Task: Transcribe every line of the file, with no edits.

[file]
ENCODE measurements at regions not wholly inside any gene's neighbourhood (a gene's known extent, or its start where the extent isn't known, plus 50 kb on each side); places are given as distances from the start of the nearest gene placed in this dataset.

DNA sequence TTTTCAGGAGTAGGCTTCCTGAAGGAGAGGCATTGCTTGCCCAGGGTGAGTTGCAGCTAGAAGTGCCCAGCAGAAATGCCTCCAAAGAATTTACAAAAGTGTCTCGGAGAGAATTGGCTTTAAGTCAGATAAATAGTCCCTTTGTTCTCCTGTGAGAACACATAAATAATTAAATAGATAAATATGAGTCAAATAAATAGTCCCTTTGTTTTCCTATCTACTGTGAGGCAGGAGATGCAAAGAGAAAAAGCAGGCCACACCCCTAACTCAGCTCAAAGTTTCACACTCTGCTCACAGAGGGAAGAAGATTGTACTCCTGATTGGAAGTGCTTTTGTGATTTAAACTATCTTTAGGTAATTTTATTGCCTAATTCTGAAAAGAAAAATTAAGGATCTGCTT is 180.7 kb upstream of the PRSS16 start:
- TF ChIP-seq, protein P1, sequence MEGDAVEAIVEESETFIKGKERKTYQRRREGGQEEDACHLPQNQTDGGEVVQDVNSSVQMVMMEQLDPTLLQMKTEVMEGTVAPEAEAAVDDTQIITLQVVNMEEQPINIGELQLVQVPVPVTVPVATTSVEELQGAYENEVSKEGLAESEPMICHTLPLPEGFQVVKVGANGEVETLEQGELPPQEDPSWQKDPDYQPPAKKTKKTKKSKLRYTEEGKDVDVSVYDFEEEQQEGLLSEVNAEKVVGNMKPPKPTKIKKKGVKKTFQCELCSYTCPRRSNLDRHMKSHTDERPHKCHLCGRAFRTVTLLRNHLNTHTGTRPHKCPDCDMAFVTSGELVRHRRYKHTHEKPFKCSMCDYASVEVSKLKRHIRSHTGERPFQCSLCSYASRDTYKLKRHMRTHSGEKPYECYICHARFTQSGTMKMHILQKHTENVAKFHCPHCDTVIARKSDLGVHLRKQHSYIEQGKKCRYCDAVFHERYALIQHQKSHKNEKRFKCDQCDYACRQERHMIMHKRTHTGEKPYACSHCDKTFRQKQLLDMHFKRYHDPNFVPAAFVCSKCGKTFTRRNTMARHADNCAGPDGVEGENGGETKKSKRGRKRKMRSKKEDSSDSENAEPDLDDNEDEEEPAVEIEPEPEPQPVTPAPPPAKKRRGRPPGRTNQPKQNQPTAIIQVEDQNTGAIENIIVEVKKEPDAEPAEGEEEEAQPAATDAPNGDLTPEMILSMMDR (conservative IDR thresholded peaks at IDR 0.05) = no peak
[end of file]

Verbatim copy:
ENCODE measurements at regions not wholly inside any gene's neighbourhood (a gene's known extent, or its start where the extent isn't known, plus 50 kb on each side); places are given as distances from the start of the nearest gene placed in this dataset.

DNA sequence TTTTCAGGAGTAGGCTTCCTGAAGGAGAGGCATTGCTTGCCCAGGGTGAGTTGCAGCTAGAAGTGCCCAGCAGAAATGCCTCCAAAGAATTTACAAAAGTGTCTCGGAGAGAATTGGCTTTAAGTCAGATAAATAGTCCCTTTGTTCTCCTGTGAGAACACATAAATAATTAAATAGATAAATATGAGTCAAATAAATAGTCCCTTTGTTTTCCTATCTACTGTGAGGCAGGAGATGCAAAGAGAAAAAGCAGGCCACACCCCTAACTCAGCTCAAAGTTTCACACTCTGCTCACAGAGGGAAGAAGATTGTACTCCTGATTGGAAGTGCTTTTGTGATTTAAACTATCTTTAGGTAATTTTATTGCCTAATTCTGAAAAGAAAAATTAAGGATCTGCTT is 180.7 kb upstream of the PRSS16 start:
- TF ChIP-seq, protein P1, sequence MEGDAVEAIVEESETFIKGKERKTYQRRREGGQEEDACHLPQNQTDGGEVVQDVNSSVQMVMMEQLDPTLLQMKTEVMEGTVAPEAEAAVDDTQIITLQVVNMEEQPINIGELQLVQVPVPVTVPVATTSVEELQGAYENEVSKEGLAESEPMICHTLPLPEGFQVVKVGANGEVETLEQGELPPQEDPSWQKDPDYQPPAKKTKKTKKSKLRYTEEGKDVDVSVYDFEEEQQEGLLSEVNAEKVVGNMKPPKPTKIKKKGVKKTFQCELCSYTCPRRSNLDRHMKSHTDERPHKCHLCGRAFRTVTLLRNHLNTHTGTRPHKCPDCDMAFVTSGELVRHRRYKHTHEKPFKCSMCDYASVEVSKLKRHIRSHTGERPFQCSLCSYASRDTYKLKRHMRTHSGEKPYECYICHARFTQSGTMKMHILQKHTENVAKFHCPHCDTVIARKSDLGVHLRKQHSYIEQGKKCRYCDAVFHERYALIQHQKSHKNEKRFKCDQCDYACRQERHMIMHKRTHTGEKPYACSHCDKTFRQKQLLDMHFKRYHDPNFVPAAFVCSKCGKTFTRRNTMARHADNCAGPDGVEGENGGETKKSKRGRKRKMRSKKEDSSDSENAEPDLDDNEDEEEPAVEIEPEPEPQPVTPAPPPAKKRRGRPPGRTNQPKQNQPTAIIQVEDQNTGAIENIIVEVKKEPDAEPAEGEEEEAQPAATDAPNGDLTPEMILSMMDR (conservative IDR thresholded peaks at IDR 0.05) = no peak